Nr 5 (106)/2008, 18-23


Sławomir Różański

Katedra Rybactwa Jeziorowego i Rzecznego UWM Olsztyn

ABSTRACT. The fisheries-recreation exploitation of lakes and rivers has led to the creation of particular challenges. As in market economics, solutions of these issues can be found through specializations. Tourism, which can be defined as taking relaxation away from home, is a luxurious way of spending money that is undertaken of free will and is meant to meet specific needs. Even without leaving one’s area of residence for tourism, it is possible to take advantage of the benefits of this specialization and to benefit from recreation. This article draws attention to the needs of this specialization which permits achieving economic and natural advantages from recreation through the appropriate exploitation of natural conditions. It also focuses on the possibility of improving joint exploitation of surface waters through better cooperation between fisheries and recreation users. Five natural factors are discussed that to a minimal degree are beneficial to providers of recreational opportunities. These include the following: the choice between lakes and rivers; the preferred size of lakes; the immediate vicinity of beaches and swimming areas; the distance of buildings and recreational facilities from lake shores; the acceptable water purity of lake waters. The answers to chosen questions confirm that meeting in full various needs simultaneously in one location is impossible. Varied expectations can lead to conflicts. A “recreational supermarket” at a desirable lake with attractions for “everybody” might be an unattractive proposition for some tourists who have other expectations; not the least of which is peace and quiet. Specialized facilities would permit tourists to meet the majority of the less popular recreational needs, lead to improved fishing conditions, reduce the causes of some conflicts, and help to effectively protect valuable resources. There will be no lack of guests at specialized facilities, for example those on small lakes without beaches located in the country far away urbanized areas and catering “only” to anglers. Other specialized facilities might include ones located on the shores of medium to large lakes with stretches of shoreline that are free of improvements and are dedicated to limited use. These would provide areas attractive to those who value peace and quiet and would like to relax far from crowded beaches. Certainly there are tourists ready and willing to pay for the luxury of relaxing in peace far from crowds. The distribution of unimproved stretches of shore (natural beaches) should be designated in consultation with those who exploit the fisheries of lakes and in consideration of spatial planning. Not many local governments have taken into consideration the need for designating an adequately wide zone of unspoiled shoreline that is accessible to all. This limits substantially the exploitation of lakes and rivers for these specialized purposes. Tourists who are aware of environmental needs and who visit these specialized facilities are often familiar with the surroundings and the inhabitants; these users are frequently understanding of the needs of fishers with regard to lakes and rivers. For fishers, the results of the studies done for tourist facilities regarding the expectations of tourists at certain lakes or stretches of rivers will be valuable. With this knowledge, they will be able to negotiate effectively in the planning process of shoreline development and achieve economically effective solutions that will meet their needs.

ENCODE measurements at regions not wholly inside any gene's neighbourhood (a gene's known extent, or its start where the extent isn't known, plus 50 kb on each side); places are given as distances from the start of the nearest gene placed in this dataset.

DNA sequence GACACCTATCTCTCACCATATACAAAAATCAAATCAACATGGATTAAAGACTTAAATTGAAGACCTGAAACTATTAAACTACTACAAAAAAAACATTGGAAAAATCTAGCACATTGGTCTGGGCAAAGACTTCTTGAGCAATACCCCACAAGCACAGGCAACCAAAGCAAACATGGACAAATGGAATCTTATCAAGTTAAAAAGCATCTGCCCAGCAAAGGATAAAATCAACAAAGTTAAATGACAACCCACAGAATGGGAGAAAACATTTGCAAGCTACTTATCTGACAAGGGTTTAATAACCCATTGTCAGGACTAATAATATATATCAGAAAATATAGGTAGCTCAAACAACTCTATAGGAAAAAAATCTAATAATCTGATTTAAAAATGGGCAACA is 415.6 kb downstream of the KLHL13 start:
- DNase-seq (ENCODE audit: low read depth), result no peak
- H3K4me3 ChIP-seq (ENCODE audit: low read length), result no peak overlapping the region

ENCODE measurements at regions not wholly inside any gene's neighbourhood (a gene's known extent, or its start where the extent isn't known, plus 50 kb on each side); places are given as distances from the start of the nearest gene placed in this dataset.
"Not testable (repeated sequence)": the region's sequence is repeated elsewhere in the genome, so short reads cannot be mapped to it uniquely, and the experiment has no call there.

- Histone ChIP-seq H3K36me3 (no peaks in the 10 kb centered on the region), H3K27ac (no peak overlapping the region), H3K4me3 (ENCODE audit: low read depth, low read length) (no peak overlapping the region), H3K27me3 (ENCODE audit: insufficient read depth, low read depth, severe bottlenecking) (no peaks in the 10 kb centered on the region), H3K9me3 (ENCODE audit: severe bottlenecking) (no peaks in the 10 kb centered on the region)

Key words: fisheries, recreation, lakes, exploitation specializations, environmental impact, economic benefits, questionnaire studies